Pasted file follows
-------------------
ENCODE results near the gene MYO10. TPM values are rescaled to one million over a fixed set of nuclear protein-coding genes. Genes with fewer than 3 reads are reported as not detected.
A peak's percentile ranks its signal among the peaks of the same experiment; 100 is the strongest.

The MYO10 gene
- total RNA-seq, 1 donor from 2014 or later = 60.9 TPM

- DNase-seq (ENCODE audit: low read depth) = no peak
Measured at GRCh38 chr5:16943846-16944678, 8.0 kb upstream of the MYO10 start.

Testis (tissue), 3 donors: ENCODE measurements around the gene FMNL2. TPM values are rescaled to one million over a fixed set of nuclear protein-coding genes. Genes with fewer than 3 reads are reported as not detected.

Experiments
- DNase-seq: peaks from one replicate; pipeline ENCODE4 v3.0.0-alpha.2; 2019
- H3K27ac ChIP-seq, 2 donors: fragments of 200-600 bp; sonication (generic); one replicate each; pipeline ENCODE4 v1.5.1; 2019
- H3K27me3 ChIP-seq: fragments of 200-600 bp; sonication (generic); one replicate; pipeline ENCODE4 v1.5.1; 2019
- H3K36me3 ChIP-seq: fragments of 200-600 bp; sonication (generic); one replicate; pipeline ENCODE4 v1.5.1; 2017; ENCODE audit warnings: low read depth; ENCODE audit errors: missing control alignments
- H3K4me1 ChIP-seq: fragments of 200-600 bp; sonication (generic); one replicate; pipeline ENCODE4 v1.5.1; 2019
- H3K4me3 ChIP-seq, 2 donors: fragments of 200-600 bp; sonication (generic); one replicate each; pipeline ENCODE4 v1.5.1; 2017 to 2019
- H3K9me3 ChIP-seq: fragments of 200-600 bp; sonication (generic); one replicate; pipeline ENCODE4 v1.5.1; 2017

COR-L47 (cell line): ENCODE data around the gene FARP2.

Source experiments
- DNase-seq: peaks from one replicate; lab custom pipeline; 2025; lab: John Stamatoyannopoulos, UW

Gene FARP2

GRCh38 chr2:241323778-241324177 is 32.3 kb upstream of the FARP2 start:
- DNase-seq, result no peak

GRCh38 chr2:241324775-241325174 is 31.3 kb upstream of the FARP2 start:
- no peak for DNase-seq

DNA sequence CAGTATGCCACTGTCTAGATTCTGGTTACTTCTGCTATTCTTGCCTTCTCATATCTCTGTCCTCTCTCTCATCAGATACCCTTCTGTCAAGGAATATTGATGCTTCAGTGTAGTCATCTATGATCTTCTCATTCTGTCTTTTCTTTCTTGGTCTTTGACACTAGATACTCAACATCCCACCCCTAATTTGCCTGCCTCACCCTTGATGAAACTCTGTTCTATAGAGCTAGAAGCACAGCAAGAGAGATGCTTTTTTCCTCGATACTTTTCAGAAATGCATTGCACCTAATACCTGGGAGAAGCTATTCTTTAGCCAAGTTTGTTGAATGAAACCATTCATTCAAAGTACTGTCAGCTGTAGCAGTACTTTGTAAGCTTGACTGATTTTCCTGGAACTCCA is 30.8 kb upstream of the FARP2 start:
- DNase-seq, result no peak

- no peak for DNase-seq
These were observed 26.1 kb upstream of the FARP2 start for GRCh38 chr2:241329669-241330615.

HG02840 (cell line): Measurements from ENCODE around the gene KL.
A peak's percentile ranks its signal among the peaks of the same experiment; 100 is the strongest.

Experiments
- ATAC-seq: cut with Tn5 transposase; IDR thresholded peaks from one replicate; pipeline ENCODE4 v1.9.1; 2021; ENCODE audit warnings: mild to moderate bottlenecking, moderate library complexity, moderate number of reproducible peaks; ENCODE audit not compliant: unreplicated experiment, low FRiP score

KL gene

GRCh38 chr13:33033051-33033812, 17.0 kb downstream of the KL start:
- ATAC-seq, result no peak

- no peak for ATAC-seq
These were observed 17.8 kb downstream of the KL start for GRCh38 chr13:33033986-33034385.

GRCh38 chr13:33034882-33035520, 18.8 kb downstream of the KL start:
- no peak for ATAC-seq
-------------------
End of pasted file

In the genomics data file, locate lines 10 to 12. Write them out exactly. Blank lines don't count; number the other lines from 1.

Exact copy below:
- H3K27ac ChIP-seq, 2 donors: fragments of 200-600 bp; sonication (generic); one replicate each; pipeline ENCODE4 v1.5.1; 2019
- H3K27me3 ChIP-seq: fragments of 200-600 bp; sonication (generic); one replicate; pipeline ENCODE4 v1.5.1; 2019
- H3K36me3 ChIP-seq: fragments of 200-600 bp; sonication (generic); one replicate; pipeline ENCODE4 v1.5.1; 2017; ENCODE audit warnings: low read depth; ENCODE audit errors: missing control alignments